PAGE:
We may suppose that he would have applied these general observations to his own case, but that he discovered Ophelia.
Line 76. shuffled off this mortal coil,] i. e. turmoil, bustle. WARBURTON. -There's the respect,] i. e. the consideration.
the whips and scorns of time,] It may be remarked, that Hamlet, in his enumeration of miseries, forgets, whether properly or not, that he is a prince, and mentions many evils to which inferior stations only are exposed. JOHNSON.
Line 84. might his quietus make
With a bare bodkin?] A bodkin was the ancient
term for a small dagger.
Line 86. To grunt and sweat-] Thus the old copies. It is undoubtedly the true reading, but can scarcely be borne by modern ears.
Line 98. -Nymph, in thy orisons &c.] This is a touch of nature. Hamlet, at the sight of Ophelia, does not immediately recollect, that he is to personate madness, but makes her an address grave and solemn, such as the foregoing meditation excited in his thoughts. JOHNSON,
Line 161. make your wantonness your ignorance:] You mistake by wanton affectation, and pretend to mistake by igno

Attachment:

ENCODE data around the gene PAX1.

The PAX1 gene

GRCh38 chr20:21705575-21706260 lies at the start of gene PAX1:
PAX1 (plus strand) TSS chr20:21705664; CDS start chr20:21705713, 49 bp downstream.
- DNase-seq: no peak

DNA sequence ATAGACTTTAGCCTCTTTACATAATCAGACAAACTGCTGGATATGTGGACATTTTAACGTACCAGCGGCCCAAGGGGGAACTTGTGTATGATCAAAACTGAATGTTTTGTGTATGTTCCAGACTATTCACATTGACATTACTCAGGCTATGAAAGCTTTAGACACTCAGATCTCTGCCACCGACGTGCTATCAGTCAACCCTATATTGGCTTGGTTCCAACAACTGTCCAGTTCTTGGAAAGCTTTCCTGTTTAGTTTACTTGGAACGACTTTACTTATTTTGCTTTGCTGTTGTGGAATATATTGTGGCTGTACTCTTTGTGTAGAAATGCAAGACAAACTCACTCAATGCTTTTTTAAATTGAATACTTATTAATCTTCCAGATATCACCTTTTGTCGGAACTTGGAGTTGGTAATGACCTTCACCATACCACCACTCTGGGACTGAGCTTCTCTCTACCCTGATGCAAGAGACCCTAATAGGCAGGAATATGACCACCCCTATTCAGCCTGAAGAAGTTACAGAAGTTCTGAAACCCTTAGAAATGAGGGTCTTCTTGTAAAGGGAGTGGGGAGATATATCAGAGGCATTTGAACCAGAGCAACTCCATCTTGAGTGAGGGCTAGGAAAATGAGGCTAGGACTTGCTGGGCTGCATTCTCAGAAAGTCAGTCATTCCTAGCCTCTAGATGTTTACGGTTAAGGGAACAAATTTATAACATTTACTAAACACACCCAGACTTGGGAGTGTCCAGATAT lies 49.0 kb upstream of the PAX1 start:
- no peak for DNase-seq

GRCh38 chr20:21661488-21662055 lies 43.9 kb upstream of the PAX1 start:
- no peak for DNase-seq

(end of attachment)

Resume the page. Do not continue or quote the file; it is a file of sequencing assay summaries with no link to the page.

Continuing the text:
Line 171. -The mould of form,] The model by whom all endeavoured to form themselves.
Line 178. with ecstacy:] The word ecstacy was anciently used to signify some degree of alienation of mind.
Line 202. - -be round with him ;] To be round with a person, is to reprimand him with freedom.
ACT III. SCENE II.
periwig-pated-] This is a ridicule on the STEEVENS.
quantity of false hair worn in Shakspeare's time.
Line 219. -the groundlings;] The meaner people then seem to have sat below, as they now sit in the upper gallery,who, not well understanding poetical language, were sometimes gratified by a mimical and mute representation of the drama, previous to the dialogue. JOHNSON.
Line 223.-out-herods Herod :] The character of Herod in the ancient mysteries, was always a violent one. STEEVENS. Line 235. -pressure.] Resemblance, as in a print.
-241.—not to speak it profanely,] Any gross or indelicate language was formerly called profane.
Line 250. -speak no more than is set down for them:] The clown very often addressed the audience, in the middle